As previously mentioned, we have already created a radio object class for the RFM69HCW radios. You can use it in this project and not worry about creating your own. However if you would like to implement some other means of transmitting data between your devices you would start with the baseRadio class and make an extension of it with the specifics for your particular radio.

Our implementation of the RF69Radio class is based upon the RadioHead Library, therefore our baseRadio class closely resembles some of the methods used in RadioHead. If you create another transport system that is not based on RadioHead you will have to conform to our API which might be a little more difficult.

NOTE: The RadioHead library refers to our device as an "RF69". Throughout our code we refer to it by that name or perhaps "RF69HCW". However the actual name of the Radio FeatherWing is "RFM69HCW" with an "M" in it. We didn't notice this until the code was written. We chose not to rewrite everything with the extra "M". A search and replace would have messed up the RadioHead references which needed to remain "RF69".
class baseRadio {
  public:
    uint8_t myPlayerNum;    //my radios address
    uint8_t otherPlayerNum; //opponent's radio address
    virtual bool setup(uint8_t myPlayerNum, uint8_t otherPlayerNum)=0;
    virtual bool send(uint8_t* packet_ptr,uint8_t len)=0;
    virtual bool recvTimeout(uint8_t* packet_ptr,uint8_t* len_ptr,uint16_t timeout)=0;
    virtual bool recv(uint8_t* packet_ptr,uint8_t* len_ptr)=0;
    virtual bool available(void)=0;
};

Note that this is an abstract class that cannot be instantiated itself. All of the methods are pure virtual so you will have to implement all of them.

Each device has its own unique address. Player 1 will be device #1 and Player 2 will be device #2. This device number is the ONLY difference between the software on one device versus the other.

  • bool setup(uint8_t myPlayerNum, uint8_t otherPlayerNum); -- Gets called ONCE during your Game.setup() call inside your main program setup(). Returns true if the setup was successful.
  • bool send(uint8_t* packet_ptr,uint8_t len); -- Sends a packet of data starting at memory address packet_ptr with the number of bytes specified by len. Returns true if sent data was acknowledged as received.
  • bool recvTimeout(uint8_t* packet_ptr,uint8_t* len_ptr,uint16_t timeout); -- Attempts to receive a packet and waits until the specified timeout. The packet_ptr is the start address of the data. The len_ptr points to a uint8_t specifying the size of our buffer. Upon return it passes back the actual number of bytes received. Returns true if data was received before the timeout.
  • bool recv(uint8_t* packet_ptr,uint8_t* len_ptr); -- If data is available it receives it. Parameters are the same as the first two of recvTimeout explained above. Returns true if successful.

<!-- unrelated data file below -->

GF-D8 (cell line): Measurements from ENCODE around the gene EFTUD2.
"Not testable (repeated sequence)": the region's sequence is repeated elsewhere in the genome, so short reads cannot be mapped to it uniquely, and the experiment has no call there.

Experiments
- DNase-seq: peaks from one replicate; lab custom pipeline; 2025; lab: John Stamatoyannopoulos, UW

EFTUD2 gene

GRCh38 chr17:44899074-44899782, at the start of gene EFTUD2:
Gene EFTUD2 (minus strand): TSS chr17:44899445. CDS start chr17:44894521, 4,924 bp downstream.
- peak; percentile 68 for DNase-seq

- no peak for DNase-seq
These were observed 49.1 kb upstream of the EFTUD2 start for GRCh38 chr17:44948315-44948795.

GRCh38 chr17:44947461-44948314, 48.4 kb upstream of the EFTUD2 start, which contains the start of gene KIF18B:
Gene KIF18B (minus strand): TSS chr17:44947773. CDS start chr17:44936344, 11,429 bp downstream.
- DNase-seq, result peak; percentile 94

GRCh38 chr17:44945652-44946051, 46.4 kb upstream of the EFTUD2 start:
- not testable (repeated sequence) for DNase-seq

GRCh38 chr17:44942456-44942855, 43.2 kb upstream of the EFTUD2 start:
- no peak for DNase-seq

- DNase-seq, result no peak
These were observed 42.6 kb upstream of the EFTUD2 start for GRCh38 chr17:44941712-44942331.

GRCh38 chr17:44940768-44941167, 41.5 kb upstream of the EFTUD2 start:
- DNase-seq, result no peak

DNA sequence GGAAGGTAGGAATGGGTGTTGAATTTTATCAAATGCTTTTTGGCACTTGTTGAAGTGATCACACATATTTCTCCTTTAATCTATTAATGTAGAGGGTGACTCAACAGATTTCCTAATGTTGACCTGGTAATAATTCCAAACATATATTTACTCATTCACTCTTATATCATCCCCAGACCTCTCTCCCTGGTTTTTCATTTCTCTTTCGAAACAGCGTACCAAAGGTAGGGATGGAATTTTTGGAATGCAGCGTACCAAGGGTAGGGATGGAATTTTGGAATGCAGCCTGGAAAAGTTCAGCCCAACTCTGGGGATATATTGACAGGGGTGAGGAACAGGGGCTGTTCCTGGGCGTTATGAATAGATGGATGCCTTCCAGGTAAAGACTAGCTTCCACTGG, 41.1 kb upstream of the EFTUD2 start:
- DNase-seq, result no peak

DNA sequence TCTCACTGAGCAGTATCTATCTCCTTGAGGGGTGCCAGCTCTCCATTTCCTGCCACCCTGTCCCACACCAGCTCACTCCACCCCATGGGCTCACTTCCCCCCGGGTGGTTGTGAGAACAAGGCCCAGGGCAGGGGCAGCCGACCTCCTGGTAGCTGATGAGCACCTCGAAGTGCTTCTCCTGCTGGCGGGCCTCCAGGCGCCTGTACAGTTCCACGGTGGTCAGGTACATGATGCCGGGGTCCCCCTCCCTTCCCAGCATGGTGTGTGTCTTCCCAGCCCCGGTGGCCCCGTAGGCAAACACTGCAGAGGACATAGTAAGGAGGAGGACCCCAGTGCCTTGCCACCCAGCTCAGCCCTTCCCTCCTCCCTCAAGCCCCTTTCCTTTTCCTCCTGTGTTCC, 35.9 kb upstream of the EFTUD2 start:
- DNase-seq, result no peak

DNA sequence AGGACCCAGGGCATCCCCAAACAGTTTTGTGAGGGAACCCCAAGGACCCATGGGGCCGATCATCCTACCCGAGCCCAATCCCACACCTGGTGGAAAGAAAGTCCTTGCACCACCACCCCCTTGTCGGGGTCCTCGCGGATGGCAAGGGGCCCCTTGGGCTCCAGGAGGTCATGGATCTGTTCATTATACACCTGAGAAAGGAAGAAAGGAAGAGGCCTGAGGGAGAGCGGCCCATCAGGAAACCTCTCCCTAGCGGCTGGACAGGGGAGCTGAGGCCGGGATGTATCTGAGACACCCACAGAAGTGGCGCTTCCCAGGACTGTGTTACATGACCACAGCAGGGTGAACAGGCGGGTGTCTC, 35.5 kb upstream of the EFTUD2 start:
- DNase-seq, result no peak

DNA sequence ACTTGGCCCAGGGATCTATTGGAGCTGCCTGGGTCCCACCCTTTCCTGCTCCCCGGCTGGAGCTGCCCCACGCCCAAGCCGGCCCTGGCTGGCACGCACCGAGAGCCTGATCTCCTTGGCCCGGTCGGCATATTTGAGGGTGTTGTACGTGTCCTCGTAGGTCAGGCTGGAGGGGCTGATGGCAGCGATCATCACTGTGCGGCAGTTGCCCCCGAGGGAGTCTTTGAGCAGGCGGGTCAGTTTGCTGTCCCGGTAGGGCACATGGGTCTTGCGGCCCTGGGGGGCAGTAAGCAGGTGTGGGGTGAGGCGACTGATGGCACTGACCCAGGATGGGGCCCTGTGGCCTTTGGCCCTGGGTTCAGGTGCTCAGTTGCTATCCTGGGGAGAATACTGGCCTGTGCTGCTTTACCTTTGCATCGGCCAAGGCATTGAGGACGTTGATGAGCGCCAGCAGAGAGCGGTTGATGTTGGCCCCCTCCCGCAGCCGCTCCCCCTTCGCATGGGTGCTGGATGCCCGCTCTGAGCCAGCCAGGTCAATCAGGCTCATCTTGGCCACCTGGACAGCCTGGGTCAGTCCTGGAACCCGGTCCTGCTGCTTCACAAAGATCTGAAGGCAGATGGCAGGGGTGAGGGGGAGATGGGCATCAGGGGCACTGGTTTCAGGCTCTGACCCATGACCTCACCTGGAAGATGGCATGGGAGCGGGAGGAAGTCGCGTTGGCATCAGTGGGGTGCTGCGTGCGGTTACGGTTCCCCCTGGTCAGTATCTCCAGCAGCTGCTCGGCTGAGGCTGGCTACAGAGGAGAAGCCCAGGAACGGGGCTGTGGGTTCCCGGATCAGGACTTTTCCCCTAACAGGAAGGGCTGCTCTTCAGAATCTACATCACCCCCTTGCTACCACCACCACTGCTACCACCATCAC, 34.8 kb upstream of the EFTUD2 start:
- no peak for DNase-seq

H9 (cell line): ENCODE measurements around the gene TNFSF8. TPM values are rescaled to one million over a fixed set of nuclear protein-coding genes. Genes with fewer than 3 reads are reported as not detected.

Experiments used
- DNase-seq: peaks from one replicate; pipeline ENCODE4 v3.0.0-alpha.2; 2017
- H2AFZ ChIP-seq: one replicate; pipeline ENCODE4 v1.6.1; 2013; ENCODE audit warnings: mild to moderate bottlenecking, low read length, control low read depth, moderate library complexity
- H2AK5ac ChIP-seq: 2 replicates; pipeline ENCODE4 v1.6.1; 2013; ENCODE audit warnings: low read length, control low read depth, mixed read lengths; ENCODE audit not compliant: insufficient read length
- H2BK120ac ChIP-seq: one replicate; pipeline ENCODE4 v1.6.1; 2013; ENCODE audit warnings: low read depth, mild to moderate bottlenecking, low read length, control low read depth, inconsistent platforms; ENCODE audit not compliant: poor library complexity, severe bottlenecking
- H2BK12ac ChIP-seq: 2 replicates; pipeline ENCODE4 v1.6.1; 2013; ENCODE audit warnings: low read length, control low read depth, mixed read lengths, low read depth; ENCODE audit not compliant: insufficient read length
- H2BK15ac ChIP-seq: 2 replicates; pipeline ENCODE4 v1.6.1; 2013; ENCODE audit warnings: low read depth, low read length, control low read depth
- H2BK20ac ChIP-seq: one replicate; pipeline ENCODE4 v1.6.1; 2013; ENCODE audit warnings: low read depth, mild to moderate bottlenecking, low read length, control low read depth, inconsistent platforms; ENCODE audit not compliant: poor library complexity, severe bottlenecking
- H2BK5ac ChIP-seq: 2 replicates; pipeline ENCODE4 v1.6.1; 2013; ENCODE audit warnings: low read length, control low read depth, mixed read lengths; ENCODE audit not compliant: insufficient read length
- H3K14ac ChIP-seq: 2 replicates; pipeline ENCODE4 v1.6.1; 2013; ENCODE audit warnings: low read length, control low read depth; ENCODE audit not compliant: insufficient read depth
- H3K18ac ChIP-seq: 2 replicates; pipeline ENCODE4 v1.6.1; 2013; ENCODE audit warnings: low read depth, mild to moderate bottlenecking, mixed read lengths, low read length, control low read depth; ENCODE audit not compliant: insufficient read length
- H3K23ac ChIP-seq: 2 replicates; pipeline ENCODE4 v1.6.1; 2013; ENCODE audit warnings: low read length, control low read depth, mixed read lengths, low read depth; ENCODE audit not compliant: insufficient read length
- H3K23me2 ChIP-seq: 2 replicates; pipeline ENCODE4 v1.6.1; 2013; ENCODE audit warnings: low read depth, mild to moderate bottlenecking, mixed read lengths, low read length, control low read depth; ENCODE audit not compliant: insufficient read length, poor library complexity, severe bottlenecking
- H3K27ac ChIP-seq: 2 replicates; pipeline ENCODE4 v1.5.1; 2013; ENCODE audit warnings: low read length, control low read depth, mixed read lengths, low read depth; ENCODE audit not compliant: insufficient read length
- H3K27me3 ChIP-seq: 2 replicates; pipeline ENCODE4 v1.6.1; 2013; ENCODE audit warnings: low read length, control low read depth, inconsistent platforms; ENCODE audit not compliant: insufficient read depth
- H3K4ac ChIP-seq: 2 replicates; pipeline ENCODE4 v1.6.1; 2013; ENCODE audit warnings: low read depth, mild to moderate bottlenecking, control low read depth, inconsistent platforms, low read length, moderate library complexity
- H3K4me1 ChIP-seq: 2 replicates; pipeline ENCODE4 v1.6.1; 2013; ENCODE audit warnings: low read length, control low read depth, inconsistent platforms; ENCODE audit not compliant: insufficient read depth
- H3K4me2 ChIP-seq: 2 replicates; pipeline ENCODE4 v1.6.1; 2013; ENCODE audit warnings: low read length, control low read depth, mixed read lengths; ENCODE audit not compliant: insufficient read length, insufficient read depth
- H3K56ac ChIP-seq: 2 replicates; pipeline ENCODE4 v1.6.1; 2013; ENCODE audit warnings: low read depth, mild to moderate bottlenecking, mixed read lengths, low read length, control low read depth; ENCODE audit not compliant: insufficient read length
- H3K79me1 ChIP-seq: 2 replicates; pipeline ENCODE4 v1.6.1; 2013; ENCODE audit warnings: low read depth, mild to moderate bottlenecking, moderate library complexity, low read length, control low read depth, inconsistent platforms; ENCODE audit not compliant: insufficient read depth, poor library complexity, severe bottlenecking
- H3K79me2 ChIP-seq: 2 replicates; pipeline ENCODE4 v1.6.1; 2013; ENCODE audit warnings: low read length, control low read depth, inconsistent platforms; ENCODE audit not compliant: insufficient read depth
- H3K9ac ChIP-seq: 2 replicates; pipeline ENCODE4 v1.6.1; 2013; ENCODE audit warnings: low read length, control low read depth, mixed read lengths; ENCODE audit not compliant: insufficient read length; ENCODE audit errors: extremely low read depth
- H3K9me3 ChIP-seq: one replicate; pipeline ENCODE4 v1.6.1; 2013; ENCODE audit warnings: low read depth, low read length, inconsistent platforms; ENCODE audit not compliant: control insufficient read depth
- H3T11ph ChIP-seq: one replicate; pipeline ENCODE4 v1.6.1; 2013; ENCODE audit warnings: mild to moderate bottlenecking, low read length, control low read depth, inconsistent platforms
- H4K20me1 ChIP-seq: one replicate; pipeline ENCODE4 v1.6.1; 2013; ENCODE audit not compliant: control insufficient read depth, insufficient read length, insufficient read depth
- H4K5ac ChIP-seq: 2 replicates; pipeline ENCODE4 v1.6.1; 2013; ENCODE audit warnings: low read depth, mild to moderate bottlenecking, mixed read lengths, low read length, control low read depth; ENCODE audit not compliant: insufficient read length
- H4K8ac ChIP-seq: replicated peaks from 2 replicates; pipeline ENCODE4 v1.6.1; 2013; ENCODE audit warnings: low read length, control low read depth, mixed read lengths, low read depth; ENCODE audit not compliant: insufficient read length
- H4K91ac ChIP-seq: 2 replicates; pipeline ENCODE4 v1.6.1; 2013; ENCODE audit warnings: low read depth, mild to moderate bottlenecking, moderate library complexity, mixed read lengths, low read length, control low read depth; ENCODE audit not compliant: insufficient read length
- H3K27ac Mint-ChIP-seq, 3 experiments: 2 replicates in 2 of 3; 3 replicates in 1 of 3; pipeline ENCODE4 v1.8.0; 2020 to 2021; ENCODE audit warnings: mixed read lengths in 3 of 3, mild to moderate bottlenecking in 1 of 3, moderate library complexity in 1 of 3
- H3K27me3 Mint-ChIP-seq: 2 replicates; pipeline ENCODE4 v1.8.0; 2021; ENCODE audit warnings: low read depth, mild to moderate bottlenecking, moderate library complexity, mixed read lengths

• bool available(void); -- Returns true if data is available to be received.

See the discussion on basePacket about how we determine the start address in the length of the data to send.

Our RF69Radio object class

The RadioHead library offers an advanced packet transmission system called RHReliableDatagram that includes encrypting the data, an automatic acknowledgment of a packet received, and multiple retries if an initial transmission doesn't get through. All of this is completely transparent to us. We just send or receive using the methods we defined in our baseRadio class which in turn call similar methods in the RHReliableDatagram library.

Every packet which is sent is acknowledged by the receiving device using a system that is invisible to us. So for example if send a Move packet, when it is received by the other device it sends a hidden acknowledgment back to us to let us know the move was received. This is not the Results packet that we ourselves send back. This is a behind-the-scenes acknowledgment. When the other device sends a Results packet in response to our move, it also is acknowledged. Only after multiple failures to receive an acknowledgment do we get a packet error. This makes for extremely reliable data transmission. If you are implementing a different type of radio and it is supported by RadioHead and RHReliableDatagram then you should definitely take advantage of that system.

The only errors we are likely to see is if one device is too busy perhaps playing a sound file or doing something else that would prevent it from sending an acknowledgment signal. This would cause a fatal error in our code. At some point we might try to implement a way to recover such mistakes but keep in mind that we only get this failure after the RHReliableDatagram system has already tried multiple times so it is unlikely we can do anything to recover from such errors. In implementing the sound effects in the Battleship game we created a special myDelay(amount) function to use instead of the traditional Arduino delay(amount). It includes a yield() statement and it seemed to solve many of our conflicts between packet transmission and sound effects.

This guide was first published on Jul 07, 2020. It was last updated on Jul 07, 2020.

This page (The baseRadio object class) was last updated on Oct 15, 2021.

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